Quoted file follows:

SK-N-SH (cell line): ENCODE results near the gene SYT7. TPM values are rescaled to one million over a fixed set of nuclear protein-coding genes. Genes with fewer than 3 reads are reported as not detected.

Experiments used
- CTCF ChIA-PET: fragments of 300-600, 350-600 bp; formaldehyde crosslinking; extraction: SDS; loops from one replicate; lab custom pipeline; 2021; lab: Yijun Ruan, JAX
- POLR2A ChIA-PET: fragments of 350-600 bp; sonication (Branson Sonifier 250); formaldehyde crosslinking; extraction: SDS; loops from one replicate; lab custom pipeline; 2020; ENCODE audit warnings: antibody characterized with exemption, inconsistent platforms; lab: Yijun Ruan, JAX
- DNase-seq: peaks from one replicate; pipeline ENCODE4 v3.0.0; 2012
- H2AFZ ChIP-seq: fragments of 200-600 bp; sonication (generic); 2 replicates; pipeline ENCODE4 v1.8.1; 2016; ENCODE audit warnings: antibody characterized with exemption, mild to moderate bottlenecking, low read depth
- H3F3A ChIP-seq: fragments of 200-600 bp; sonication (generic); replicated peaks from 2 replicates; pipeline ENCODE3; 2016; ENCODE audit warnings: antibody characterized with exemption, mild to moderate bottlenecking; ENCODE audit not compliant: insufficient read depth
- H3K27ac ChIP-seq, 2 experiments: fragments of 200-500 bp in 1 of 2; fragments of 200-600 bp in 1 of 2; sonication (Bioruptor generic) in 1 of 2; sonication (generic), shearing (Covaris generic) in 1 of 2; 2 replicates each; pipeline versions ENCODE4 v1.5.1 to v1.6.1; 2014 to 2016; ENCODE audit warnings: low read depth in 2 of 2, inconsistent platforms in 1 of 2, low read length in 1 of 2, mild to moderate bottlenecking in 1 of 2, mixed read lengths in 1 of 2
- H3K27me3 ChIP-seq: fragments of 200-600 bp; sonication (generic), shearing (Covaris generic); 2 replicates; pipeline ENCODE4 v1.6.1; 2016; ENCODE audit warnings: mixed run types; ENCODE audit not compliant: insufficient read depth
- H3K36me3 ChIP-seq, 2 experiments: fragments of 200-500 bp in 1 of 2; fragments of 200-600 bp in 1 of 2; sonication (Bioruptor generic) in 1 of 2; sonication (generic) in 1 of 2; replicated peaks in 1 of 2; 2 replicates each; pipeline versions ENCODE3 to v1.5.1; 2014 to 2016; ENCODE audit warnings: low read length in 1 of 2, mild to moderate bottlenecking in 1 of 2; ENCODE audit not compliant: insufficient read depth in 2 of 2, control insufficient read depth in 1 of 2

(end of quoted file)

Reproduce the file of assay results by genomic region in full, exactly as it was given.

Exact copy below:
SK-N-SH (cell line): ENCODE results near the gene SYT7. TPM values are rescaled to one million over a fixed set of nuclear protein-coding genes. Genes with fewer than 3 reads are reported as not detected.

Experiments used
- CTCF ChIA-PET: fragments of 300-600, 350-600 bp; formaldehyde crosslinking; extraction: SDS; loops from one replicate; lab custom pipeline; 2021; lab: Yijun Ruan, JAX
- POLR2A ChIA-PET: fragments of 350-600 bp; sonication (Branson Sonifier 250); formaldehyde crosslinking; extraction: SDS; loops from one replicate; lab custom pipeline; 2020; ENCODE audit warnings: antibody characterized with exemption, inconsistent platforms; lab: Yijun Ruan, JAX
- DNase-seq: peaks from one replicate; pipeline ENCODE4 v3.0.0; 2012
- H2AFZ ChIP-seq: fragments of 200-600 bp; sonication (generic); 2 replicates; pipeline ENCODE4 v1.8.1; 2016; ENCODE audit warnings: antibody characterized with exemption, mild to moderate bottlenecking, low read depth
- H3F3A ChIP-seq: fragments of 200-600 bp; sonication (generic); replicated peaks from 2 replicates; pipeline ENCODE3; 2016; ENCODE audit warnings: antibody characterized with exemption, mild to moderate bottlenecking; ENCODE audit not compliant: insufficient read depth
- H3K27ac ChIP-seq, 2 experiments: fragments of 200-500 bp in 1 of 2; fragments of 200-600 bp in 1 of 2; sonication (Bioruptor generic) in 1 of 2; sonication (generic), shearing (Covaris generic) in 1 of 2; 2 replicates each; pipeline versions ENCODE4 v1.5.1 to v1.6.1; 2014 to 2016; ENCODE audit warnings: low read depth in 2 of 2, inconsistent platforms in 1 of 2, low read length in 1 of 2, mild to moderate bottlenecking in 1 of 2, mixed read lengths in 1 of 2
- H3K27me3 ChIP-seq: fragments of 200-600 bp; sonication (generic), shearing (Covaris generic); 2 replicates; pipeline ENCODE4 v1.6.1; 2016; ENCODE audit warnings: mixed run types; ENCODE audit not compliant: insufficient read depth
- H3K36me3 ChIP-seq, 2 experiments: fragments of 200-500 bp in 1 of 2; fragments of 200-600 bp in 1 of 2; sonication (Bioruptor generic) in 1 of 2; sonication (generic) in 1 of 2; replicated peaks in 1 of 2; 2 replicates each; pipeline versions ENCODE3 to v1.5.1; 2014 to 2016; ENCODE audit warnings: low read length in 1 of 2, mild to moderate bottlenecking in 1 of 2; ENCODE audit not compliant: insufficient read depth in 2 of 2, control insufficient read depth in 1 of 2